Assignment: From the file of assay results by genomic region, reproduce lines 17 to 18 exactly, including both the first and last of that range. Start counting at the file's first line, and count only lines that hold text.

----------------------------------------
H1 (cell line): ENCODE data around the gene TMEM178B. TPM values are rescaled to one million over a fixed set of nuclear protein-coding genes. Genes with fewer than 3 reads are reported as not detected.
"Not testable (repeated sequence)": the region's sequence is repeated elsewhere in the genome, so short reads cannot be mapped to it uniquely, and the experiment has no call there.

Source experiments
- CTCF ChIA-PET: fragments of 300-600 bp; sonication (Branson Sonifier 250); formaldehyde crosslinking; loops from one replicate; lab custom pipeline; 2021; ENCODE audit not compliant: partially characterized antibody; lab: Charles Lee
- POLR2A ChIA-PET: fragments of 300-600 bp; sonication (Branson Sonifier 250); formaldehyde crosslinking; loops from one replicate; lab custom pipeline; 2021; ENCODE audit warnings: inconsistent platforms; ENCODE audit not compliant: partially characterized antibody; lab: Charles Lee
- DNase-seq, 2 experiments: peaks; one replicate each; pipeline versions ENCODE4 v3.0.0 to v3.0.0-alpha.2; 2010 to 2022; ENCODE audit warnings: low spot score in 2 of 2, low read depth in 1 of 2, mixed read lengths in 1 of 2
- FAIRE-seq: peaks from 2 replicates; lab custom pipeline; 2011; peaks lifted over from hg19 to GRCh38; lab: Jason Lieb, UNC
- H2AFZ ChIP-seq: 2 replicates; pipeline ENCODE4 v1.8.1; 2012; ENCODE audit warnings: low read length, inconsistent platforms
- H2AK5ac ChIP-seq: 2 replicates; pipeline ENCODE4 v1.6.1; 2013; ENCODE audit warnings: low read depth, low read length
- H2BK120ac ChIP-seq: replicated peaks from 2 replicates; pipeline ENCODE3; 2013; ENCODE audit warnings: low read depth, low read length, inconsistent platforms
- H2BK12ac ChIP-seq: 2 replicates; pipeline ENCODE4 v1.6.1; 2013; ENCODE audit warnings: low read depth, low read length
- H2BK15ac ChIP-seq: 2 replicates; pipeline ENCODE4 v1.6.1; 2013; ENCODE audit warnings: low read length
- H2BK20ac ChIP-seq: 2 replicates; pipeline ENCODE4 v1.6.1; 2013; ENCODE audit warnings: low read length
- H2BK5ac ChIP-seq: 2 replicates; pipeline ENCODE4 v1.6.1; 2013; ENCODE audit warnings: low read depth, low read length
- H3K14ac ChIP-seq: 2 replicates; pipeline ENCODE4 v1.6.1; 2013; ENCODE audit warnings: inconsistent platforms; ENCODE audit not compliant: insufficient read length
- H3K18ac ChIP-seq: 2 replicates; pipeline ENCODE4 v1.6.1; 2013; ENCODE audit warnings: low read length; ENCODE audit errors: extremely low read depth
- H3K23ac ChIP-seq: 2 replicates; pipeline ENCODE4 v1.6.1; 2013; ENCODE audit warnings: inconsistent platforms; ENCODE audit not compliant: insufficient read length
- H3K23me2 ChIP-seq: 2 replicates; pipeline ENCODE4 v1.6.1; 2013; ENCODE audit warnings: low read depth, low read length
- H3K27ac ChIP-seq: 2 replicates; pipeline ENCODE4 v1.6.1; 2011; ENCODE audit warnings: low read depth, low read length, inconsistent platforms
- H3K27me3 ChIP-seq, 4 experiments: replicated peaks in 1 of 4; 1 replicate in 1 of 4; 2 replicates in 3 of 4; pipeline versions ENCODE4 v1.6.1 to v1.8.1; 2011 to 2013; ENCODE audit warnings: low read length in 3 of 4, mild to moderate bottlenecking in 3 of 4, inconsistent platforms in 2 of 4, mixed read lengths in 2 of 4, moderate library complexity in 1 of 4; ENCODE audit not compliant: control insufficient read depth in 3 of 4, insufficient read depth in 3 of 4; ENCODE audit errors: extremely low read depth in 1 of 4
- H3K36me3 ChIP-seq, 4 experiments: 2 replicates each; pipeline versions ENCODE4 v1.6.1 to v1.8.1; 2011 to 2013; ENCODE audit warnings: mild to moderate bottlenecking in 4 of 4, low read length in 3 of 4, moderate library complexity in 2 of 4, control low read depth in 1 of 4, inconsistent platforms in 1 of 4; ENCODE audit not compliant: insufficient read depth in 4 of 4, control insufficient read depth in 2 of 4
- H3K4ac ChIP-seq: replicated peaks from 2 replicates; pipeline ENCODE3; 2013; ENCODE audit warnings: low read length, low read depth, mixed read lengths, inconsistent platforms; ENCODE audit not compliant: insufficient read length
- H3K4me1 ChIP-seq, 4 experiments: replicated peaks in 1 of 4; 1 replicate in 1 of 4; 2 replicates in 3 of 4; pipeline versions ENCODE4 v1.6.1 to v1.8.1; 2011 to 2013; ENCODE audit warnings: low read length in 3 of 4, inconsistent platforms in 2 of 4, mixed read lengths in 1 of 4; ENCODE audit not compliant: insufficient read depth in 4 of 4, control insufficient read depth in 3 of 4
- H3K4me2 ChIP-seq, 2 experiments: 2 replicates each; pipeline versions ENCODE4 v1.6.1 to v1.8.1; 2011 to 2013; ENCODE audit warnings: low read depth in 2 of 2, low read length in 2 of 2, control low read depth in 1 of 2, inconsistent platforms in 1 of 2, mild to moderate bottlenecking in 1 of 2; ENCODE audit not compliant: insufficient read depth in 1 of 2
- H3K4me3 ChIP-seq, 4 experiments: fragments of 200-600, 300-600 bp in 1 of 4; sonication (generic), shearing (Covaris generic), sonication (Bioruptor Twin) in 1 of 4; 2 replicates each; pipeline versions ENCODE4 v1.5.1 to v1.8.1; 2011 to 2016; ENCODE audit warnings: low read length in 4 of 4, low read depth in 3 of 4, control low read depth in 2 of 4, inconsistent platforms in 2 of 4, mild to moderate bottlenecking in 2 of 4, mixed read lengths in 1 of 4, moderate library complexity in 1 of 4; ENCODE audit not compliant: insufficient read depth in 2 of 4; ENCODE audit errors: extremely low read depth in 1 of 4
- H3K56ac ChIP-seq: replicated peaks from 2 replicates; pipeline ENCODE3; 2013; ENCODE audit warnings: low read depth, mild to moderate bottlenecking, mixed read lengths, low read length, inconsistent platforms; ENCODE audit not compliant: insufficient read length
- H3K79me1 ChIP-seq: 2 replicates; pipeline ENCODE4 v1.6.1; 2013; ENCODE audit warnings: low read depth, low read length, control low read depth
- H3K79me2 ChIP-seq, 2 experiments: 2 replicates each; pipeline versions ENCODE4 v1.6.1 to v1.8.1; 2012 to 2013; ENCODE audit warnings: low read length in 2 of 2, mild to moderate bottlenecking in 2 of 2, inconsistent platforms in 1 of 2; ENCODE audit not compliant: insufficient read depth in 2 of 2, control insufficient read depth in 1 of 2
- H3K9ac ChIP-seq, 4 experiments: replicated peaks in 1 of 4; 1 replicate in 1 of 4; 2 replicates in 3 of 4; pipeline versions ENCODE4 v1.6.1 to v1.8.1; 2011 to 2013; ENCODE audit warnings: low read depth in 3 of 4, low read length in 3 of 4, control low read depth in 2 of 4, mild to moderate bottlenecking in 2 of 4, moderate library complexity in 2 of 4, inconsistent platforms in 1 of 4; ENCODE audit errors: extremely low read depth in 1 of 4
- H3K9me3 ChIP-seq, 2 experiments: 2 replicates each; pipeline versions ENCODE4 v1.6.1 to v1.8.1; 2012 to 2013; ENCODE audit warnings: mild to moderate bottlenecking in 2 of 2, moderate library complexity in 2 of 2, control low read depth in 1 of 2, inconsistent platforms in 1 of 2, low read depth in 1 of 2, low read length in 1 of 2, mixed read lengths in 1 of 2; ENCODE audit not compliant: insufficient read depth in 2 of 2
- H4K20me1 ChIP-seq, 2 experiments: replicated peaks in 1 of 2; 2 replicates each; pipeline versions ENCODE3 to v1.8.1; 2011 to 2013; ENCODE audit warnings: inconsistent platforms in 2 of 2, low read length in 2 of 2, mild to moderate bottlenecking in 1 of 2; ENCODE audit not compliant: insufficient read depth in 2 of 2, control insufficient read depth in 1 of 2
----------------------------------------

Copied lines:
- H3K23ac ChIP-seq: 2 replicates; pipeline ENCODE4 v1.6.1; 2013; ENCODE audit warnings: inconsistent platforms; ENCODE audit not compliant: insufficient read length
- H3K23me2 ChIP-seq: 2 replicates; pipeline ENCODE4 v1.6.1; 2013; ENCODE audit warnings: low read depth, low read length